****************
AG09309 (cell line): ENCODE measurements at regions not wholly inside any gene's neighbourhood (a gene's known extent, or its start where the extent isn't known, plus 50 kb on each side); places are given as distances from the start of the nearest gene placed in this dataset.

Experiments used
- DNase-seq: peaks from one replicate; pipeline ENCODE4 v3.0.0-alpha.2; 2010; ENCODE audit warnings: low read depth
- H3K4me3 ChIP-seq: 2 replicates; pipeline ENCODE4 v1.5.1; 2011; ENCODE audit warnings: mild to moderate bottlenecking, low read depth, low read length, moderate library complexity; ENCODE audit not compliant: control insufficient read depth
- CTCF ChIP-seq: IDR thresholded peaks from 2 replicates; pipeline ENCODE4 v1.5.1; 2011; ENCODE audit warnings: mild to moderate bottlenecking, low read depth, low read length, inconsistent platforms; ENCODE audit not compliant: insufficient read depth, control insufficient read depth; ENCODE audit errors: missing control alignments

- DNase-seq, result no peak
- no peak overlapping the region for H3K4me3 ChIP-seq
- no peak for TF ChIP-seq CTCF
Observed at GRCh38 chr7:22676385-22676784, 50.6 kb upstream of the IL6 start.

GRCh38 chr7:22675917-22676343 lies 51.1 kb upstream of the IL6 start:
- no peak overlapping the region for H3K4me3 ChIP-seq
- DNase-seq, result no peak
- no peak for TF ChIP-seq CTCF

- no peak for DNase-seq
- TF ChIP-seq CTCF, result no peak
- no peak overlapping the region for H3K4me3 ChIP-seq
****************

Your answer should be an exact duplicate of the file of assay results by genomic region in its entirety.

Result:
AG09309 (cell line): ENCODE measurements at regions not wholly inside any gene's neighbourhood (a gene's known extent, or its start where the extent isn't known, plus 50 kb on each side); places are given as distances from the start of the nearest gene placed in this dataset.

Experiments used
- DNase-seq: peaks from one replicate; pipeline ENCODE4 v3.0.0-alpha.2; 2010; ENCODE audit warnings: low read depth
- H3K4me3 ChIP-seq: 2 replicates; pipeline ENCODE4 v1.5.1; 2011; ENCODE audit warnings: mild to moderate bottlenecking, low read depth, low read length, moderate library complexity; ENCODE audit not compliant: control insufficient read depth
- CTCF ChIP-seq: IDR thresholded peaks from 2 replicates; pipeline ENCODE4 v1.5.1; 2011; ENCODE audit warnings: mild to moderate bottlenecking, low read depth, low read length, inconsistent platforms; ENCODE audit not compliant: insufficient read depth, control insufficient read depth; ENCODE audit errors: missing control alignments

- DNase-seq, result no peak
- no peak overlapping the region for H3K4me3 ChIP-seq
- no peak for TF ChIP-seq CTCF
Observed at GRCh38 chr7:22676385-22676784, 50.6 kb upstream of the IL6 start.

GRCh38 chr7:22675917-22676343 lies 51.1 kb upstream of the IL6 start:
- no peak overlapping the region for H3K4me3 ChIP-seq
- DNase-seq, result no peak
- no peak for TF ChIP-seq CTCF

- no peak for DNase-seq
- TF ChIP-seq CTCF, result no peak
- no peak overlapping the region for H3K4me3 ChIP-seq